After an extensive buffet style lunch at the lodge - the Costa Rican's certainly wouldn't let you starve during your visit - we headed by boat to the nearby village for a guided tour. With Phil now in need of relief from the plague, we sought out a pharmacy. Giselle our guide informed us that there was no pharmacy, but that she 'knew a man'.

Suspicious, we headed to the souvenir shop she'd indicated and explained the problem in rusty Spanish. 'The man' disappeared into a small locked cupboard in the back of the store and returned with two partial blister packs of tablets. As best we could understand one was a painkiller, the other some kind of cold remedy. Tablets were sold individually and, still a little uncertain, we purchased enough to tide the patient over until we would reach somewhere with a 'proper' pharmacy. Whatever they were they helped.

We walked the mile back from the village, which resulted in another soaking in the pouring rain, but sightings of both of Costa Rica's sloth species, three-and two-toed. We were so excited as our one ambition for our trip to Costa Rica had already been fulfilled.

The next morning we toured the grounds of the lodge with a knowledgeable guide and spotted more sloths, many types of birds including toucans, and bats which lived in the eaves of the accommodation blocks. Another deluge cut our tour short, leaving the butterfly and frog gardens to visit the next day.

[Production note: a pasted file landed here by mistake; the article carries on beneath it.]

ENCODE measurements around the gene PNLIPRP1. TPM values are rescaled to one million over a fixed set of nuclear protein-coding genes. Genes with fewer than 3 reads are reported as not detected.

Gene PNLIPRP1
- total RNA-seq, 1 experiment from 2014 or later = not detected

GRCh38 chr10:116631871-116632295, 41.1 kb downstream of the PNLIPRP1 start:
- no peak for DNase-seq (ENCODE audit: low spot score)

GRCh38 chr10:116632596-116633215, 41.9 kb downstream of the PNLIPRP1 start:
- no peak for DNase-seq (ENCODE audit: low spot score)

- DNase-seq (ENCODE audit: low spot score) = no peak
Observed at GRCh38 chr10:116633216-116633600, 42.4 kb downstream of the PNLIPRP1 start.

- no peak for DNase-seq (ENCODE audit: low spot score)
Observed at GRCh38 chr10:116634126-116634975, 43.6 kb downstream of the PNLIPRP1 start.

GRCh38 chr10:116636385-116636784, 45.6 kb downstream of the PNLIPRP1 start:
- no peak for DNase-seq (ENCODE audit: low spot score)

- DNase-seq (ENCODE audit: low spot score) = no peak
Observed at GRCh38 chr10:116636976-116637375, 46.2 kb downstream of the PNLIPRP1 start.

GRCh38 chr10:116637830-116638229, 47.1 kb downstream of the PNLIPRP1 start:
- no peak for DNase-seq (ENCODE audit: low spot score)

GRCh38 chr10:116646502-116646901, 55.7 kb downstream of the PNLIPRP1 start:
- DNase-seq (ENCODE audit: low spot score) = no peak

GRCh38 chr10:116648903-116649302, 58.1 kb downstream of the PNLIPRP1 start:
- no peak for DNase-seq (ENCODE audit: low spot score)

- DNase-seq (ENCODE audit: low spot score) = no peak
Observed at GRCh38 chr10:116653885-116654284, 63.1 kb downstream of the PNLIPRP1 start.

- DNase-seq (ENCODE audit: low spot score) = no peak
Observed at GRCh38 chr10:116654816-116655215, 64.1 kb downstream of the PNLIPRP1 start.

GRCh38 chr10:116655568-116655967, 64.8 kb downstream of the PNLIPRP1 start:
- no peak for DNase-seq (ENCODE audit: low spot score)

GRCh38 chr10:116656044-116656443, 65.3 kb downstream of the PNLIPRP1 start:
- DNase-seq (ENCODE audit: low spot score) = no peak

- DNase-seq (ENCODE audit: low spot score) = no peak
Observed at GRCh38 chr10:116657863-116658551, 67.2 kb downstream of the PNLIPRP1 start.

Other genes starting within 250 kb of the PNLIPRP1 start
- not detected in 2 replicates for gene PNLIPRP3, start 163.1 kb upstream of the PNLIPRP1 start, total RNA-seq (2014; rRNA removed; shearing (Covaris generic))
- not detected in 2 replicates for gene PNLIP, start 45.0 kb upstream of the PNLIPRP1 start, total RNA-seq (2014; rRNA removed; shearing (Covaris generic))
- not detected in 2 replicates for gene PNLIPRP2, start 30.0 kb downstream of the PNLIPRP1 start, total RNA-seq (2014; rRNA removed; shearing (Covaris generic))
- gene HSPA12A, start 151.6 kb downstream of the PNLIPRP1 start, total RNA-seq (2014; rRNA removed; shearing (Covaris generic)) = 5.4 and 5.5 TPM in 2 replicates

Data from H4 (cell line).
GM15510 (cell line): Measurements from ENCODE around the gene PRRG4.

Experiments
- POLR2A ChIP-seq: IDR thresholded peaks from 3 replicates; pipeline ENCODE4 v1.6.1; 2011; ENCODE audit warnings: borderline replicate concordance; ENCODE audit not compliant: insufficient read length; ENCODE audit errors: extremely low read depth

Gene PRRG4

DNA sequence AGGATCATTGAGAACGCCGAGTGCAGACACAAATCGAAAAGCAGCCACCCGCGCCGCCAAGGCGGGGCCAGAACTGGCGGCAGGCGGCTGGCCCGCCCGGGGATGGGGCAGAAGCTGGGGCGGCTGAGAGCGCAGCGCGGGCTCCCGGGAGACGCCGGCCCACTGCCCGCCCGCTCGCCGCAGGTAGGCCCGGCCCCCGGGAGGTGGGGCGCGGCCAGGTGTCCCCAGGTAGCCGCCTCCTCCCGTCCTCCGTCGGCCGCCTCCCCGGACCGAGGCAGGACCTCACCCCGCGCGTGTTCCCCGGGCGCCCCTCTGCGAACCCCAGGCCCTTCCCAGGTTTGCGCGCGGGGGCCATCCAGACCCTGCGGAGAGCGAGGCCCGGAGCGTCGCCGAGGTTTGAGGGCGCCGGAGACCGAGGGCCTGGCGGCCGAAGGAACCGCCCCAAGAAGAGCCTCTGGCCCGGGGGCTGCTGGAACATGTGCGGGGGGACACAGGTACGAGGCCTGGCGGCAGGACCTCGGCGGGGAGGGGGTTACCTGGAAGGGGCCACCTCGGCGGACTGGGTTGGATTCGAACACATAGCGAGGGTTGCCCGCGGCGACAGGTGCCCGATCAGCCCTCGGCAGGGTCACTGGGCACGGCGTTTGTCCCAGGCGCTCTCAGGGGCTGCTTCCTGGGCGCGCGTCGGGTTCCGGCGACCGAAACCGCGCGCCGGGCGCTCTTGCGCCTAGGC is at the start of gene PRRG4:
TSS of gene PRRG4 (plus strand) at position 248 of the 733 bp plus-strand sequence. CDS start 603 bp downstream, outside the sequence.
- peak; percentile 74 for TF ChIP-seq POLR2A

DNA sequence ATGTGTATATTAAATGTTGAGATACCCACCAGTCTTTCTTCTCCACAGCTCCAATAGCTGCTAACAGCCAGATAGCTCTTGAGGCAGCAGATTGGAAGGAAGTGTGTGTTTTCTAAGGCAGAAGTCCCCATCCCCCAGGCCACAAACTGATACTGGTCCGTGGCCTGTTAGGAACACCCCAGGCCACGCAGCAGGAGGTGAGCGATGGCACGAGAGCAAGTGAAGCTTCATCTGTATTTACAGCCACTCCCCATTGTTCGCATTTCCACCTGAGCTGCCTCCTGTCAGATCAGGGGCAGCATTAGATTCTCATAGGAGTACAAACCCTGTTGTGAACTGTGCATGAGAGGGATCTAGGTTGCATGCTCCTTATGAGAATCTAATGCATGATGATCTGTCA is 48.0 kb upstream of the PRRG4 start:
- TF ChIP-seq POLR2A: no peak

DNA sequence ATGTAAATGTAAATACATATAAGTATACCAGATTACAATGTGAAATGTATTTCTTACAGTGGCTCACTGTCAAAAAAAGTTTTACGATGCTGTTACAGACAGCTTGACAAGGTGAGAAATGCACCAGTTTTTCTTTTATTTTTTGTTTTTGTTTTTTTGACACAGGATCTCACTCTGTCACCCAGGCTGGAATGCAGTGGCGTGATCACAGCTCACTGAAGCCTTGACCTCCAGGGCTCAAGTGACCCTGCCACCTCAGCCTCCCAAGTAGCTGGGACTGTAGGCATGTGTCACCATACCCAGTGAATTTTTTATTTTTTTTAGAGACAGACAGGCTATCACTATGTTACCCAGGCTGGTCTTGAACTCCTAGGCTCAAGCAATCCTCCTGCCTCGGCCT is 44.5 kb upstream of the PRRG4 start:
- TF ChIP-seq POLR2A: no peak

Everything was soaked, even our waterproofs and in the high humidity there were no signs of anything drying. Hearing that thick poncho style waterproofs were available in the town, we volunteered to head back there and pick some up for ourselves and other guests before our boat tour that afternoon. This act alone, of course, ensured we wouldn't need them, so it was well worth the trek. Medicine for a cough was now required so we also paid a visit to 'the man'. Today's remedy came in a more recognisable form.

The Mawamba Lodge's resident toucans

Pet sloth above our room.

Blue-Jeans frog in the frog garden

Croc sunbathing

We were lucky to see many types of wildlife on our boat tour of the National Park, mostly thanks to the brilliant observational skills of the boat captain. Sloths, Monkeys, many birds and even crocodiles were pointed out by our guides. It was an amazing experience and as our schedule allowed an extra day at the lodge it was possible to do it all again the next afternoon.

Another perk of the extra day's stay was that we, Jack and Annette were offered a steak lunch at an exclusive table for four.

Fortunately for the trip back to civilization, the rain held off and it was possible to open the sides of the boat to give us a good view of the amazing jungle waterways.